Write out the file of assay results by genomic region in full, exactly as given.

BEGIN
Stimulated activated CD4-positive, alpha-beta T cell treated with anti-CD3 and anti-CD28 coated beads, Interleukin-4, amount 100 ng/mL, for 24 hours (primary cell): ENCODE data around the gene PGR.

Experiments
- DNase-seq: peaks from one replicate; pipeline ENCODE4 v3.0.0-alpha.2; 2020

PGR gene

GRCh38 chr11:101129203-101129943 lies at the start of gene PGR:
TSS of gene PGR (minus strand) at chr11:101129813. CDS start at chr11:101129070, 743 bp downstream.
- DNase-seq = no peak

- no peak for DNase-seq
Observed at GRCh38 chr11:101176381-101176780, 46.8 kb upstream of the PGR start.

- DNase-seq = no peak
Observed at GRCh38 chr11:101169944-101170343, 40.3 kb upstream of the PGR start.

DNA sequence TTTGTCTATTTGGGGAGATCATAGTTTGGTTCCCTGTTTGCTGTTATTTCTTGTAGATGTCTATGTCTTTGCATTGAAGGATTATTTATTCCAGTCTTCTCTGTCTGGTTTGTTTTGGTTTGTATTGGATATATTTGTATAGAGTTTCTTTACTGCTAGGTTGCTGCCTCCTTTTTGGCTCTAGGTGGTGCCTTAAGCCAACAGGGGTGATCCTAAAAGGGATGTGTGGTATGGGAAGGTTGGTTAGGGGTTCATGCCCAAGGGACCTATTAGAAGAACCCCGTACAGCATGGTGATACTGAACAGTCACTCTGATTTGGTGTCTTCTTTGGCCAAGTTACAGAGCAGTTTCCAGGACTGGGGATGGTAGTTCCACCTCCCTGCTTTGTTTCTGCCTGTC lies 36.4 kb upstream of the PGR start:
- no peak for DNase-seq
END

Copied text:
Stimulated activated CD4-positive, alpha-beta T cell treated with anti-CD3 and anti-CD28 coated beads, Interleukin-4, amount 100 ng/mL, for 24 hours (primary cell): ENCODE data around the gene PGR.

Experiments
- DNase-seq: peaks from one replicate; pipeline ENCODE4 v3.0.0-alpha.2; 2020

PGR gene

GRCh38 chr11:101129203-101129943 lies at the start of gene PGR:
TSS of gene PGR (minus strand) at chr11:101129813. CDS start at chr11:101129070, 743 bp downstream.
- DNase-seq = no peak

- no peak for DNase-seq
Observed at GRCh38 chr11:101176381-101176780, 46.8 kb upstream of the PGR start.

- DNase-seq = no peak
Observed at GRCh38 chr11:101169944-101170343, 40.3 kb upstream of the PGR start.

DNA sequence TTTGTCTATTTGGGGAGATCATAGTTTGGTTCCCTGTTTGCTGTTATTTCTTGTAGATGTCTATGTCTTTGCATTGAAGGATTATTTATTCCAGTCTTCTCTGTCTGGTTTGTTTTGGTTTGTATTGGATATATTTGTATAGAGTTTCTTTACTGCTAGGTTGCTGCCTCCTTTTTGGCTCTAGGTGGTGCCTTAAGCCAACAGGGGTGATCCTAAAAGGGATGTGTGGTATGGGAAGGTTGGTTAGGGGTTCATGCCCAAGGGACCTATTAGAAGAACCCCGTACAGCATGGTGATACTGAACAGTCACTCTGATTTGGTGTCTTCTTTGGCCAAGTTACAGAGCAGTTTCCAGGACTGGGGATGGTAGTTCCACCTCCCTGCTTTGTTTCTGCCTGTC lies 36.4 kb upstream of the PGR start:
- no peak for DNase-seq